I think I’ve noticed something off with how Ansible works with i2c followers. It might be intentional, but I wanted to check.
I have a bus that includes Ansible, Teletype, JF, W/, and Disting EX (Plaits mode). Things are largely running smoothly on the bus. Each module is updated to its respective latest firmware version.
When I use Ansible as a leader, the same pitch sent to JF, W/, and Disting are all in different octaves. I set up a scale that only outputs one pitch (D in my case), and started using each of the devices as followers. If I’m assuming JF is correct, then the same note sent to the Disting is one octave higher, and the same note sent to W/ is 3 octaves higher.
What’s interesting (to me anyway) is the same thing isn’t true when Teletype is sending note events. The same note event (or at least sending
N 7 or whatever to each device) results in the same note in the same octave on each device.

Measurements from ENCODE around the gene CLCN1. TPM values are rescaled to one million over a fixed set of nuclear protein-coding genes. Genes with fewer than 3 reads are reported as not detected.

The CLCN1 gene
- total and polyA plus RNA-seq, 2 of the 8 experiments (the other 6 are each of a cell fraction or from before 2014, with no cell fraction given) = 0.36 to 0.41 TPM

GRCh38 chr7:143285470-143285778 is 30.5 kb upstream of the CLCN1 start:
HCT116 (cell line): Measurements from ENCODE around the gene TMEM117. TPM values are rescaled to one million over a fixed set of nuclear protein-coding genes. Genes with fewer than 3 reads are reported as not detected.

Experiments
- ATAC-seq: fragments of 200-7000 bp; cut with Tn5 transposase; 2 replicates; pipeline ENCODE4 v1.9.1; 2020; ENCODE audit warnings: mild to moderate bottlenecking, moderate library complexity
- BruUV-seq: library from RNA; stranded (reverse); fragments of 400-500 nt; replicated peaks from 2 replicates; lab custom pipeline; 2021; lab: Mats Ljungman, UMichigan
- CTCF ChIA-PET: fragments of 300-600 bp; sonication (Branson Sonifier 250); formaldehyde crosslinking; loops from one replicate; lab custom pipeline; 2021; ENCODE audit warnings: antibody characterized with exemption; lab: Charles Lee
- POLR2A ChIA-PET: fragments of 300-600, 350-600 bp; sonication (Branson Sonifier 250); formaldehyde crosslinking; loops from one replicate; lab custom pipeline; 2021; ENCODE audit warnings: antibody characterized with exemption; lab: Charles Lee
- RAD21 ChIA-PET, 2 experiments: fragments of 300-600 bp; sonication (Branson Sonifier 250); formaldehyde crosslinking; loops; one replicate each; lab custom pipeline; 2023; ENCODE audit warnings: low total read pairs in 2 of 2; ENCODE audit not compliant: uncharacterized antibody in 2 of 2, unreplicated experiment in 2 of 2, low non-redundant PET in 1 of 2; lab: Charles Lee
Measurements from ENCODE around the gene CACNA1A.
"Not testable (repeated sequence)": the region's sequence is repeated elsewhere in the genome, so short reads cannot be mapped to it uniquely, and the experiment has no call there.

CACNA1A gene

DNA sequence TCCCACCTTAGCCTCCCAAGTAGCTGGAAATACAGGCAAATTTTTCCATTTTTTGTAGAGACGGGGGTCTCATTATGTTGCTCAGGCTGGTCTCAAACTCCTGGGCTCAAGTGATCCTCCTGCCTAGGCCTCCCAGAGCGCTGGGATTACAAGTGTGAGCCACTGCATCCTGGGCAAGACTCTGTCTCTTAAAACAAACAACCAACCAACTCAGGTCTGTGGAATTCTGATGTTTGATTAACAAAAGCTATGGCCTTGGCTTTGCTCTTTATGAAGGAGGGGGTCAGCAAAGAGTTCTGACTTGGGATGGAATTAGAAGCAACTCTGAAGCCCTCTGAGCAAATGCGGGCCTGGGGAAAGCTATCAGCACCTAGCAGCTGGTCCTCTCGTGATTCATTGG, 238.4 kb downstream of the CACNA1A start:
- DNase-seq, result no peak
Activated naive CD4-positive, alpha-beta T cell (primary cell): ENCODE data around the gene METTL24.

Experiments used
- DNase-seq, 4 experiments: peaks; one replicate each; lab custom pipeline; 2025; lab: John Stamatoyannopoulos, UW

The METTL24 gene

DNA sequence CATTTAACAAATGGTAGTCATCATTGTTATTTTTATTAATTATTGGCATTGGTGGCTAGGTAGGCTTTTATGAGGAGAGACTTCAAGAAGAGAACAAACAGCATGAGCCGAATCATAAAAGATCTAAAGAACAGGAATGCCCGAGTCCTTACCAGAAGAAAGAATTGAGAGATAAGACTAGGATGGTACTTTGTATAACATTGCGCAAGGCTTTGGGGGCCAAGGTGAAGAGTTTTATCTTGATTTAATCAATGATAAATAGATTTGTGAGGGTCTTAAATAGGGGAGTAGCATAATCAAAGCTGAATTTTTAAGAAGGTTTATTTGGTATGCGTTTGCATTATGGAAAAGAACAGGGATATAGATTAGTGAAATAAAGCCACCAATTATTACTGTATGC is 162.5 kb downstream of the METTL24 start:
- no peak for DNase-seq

I can resolve this with octave adjustment in the Ansible follower config, so it’s only so much of a problem. But, it does mean that when lead by Ansible, the W/ for example has a fairly limited range and can’t reach into lower registers.
Again, this might be intentional, or it might be documented somewhere that I wasn’t able to turn up. Still, I thought I would bring it up. This seemed like the right place since the devices act as I expect when the notes come from Teletype, so Ansible might be the thing at issue here.
Thanks for any info!
edit: I’m away for the weekend but I can see that this file is almost certainly where changes could be made to affect this: ansible/ansible_ii_leader.c at main · monome/ansible · GitHub
When I’m back I can set up the firmware toolchain and experiment with those, to try and bring the values in line (at least with what I expect).